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From The CriticsReviewer: William Miles, MD (Rush University Medical Center)
Description: This book discusses problem-based learning (PBL) methods and how to apply them when learning behavioral science and psychiatry.
Purpose: According to the editors, the purpose is to offer a problem-based learning approach for students studying psychiatry and the behavioral sciences. As PBL is becoming more common in many medical schools, this is certainly a worthy objective, and the authors/editors meet it.
Audience: The editors state that this book is written for medical students and other students studying psychiatry and behavioral science. I would include anyone interested in PBL methods, as they may find it interesting as a way to learn about this technique.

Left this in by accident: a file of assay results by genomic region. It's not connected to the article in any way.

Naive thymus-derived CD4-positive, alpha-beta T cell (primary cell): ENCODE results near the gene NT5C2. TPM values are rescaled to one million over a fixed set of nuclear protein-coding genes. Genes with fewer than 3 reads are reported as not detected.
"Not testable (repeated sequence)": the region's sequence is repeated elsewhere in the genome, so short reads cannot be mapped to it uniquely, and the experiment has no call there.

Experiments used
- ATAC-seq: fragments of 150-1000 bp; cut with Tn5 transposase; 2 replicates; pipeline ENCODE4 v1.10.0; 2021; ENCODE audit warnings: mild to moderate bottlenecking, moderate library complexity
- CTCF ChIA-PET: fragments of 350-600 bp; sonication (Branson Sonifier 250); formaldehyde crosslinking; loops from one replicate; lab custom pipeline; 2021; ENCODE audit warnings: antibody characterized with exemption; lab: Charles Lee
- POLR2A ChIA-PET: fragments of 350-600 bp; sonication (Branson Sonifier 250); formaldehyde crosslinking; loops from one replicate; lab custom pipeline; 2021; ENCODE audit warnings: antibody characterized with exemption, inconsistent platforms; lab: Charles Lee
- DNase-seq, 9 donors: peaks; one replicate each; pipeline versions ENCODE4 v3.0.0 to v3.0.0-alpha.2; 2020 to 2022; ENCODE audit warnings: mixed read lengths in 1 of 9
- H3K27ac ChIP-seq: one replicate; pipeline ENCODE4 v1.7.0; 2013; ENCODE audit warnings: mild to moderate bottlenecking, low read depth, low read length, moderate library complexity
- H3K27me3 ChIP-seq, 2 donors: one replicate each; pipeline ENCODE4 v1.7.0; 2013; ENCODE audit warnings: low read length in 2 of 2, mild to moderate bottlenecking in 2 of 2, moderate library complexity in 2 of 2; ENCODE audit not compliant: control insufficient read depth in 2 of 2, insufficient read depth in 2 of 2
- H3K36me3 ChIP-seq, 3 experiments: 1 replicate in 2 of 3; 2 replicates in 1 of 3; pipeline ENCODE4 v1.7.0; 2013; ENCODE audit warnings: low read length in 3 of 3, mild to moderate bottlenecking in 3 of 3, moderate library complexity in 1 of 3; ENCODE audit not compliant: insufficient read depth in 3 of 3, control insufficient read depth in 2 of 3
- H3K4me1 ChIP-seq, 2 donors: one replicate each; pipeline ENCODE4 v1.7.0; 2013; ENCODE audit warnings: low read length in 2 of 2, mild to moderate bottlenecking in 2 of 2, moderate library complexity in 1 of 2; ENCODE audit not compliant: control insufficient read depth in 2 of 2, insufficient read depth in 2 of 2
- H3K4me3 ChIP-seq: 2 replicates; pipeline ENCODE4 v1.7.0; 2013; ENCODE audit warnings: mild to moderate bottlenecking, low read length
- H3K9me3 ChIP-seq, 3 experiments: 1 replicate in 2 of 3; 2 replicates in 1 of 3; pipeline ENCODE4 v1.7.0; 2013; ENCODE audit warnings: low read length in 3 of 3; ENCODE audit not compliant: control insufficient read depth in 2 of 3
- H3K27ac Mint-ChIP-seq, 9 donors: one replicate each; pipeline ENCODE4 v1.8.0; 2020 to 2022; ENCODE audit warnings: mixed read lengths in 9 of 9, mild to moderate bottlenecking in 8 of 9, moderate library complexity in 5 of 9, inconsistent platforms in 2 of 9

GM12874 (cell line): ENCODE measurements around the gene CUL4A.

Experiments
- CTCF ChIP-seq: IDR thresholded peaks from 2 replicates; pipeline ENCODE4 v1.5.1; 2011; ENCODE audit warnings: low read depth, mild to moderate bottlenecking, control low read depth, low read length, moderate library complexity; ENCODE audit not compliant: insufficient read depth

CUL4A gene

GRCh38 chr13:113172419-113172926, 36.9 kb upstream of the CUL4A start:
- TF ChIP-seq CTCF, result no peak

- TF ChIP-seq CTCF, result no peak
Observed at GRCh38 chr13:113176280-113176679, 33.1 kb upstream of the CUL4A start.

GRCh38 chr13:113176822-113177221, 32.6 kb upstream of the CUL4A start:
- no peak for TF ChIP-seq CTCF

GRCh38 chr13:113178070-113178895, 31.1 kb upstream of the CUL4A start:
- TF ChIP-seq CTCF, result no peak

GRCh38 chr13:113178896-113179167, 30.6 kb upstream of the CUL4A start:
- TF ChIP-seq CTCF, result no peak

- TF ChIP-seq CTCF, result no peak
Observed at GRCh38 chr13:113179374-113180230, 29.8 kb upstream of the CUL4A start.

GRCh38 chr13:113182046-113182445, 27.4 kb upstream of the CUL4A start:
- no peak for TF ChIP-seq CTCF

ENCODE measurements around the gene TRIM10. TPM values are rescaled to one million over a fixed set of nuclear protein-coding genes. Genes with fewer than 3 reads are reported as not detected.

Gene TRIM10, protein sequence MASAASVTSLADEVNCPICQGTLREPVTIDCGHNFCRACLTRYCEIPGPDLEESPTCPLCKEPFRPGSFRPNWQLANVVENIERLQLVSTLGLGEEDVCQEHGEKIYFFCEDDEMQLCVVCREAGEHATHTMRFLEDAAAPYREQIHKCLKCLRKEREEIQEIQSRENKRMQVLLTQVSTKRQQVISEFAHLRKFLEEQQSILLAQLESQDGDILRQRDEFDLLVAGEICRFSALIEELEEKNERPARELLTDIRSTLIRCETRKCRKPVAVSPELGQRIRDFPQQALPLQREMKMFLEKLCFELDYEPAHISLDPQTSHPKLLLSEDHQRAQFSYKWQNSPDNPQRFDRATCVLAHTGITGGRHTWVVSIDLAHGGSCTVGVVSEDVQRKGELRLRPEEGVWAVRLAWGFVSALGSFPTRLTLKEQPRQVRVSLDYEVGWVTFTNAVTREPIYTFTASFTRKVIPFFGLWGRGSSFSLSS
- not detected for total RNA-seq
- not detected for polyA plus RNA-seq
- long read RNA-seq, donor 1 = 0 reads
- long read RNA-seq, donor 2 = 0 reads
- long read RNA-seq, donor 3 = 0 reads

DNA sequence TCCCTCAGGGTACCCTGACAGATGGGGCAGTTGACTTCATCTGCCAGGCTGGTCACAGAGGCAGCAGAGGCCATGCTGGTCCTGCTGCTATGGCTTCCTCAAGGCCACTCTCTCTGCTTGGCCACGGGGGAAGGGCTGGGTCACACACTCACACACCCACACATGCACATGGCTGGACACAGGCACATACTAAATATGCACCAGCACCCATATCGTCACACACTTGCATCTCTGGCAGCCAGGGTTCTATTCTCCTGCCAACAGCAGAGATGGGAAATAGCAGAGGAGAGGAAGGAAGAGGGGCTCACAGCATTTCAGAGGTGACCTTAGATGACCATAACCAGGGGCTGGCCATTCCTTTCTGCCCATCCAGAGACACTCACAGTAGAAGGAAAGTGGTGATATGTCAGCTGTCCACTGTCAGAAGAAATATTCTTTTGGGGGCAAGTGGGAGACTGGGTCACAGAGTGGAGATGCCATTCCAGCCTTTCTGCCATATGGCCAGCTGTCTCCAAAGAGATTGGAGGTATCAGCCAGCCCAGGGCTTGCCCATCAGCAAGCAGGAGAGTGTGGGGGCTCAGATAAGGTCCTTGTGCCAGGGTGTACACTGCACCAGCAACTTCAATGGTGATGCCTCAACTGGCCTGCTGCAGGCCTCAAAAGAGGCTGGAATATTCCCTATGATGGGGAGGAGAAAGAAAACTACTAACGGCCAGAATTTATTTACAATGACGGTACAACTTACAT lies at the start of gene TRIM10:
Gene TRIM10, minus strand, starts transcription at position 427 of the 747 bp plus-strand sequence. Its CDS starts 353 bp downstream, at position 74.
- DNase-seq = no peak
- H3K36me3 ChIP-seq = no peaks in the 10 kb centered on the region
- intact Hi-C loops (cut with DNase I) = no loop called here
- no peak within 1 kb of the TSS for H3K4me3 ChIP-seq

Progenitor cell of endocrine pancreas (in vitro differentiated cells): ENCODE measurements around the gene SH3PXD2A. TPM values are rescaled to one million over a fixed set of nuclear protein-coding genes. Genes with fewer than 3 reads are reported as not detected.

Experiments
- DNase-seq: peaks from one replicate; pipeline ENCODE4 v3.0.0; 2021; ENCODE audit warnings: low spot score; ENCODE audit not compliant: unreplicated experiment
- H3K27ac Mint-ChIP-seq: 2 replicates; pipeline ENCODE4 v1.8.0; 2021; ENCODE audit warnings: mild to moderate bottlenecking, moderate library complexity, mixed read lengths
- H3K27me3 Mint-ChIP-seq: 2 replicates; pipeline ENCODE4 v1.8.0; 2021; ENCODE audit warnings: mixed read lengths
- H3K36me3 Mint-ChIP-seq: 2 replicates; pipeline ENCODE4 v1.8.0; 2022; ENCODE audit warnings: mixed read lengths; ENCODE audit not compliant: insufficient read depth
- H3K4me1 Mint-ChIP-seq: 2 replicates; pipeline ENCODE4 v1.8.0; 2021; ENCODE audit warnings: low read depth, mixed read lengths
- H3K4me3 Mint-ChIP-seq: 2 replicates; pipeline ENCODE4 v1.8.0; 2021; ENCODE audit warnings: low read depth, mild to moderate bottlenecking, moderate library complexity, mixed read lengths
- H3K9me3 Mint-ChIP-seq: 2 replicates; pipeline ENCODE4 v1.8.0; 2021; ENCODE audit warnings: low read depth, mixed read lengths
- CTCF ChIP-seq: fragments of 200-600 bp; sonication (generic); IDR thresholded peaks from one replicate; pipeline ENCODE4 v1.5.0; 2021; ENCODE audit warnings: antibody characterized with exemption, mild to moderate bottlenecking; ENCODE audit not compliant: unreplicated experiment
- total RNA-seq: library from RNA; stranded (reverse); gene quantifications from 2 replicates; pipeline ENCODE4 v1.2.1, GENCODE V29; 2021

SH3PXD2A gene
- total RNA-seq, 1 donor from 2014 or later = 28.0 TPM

Features: The book begins with a chapter on how to use the book and a review of PBL methods. The remainder is composed of numerous chapters outlining an area of interest in behavioral science, such as childhood development, the doctor-patient relationship, mood disorders, psychotic disorders, and so on. Each chapter contains clinical vignettes that readers are to approach using the PBL techniques outlined in the first few chapters. Conclusions and learning issues are then presented about the vignettes, followed by review questions. Each chapter has an extensive bibliography. There are no illustrations, but numerous tables are scattered throughout. A comprehensive index ends the book.
Assessment: For students already familiar with PBL methods, or for those who wish to learn about this teaching approach, this is a good book. The rationale behind PBL is explained well, and it is quite interesting to read how this method is used in approaching psychiatric disorders. Although PBL remains somewhat controversial, students who find they learn better from this technique may want to give this book a try. I will find some of the vignettes helpful in using PBL for my own medical students.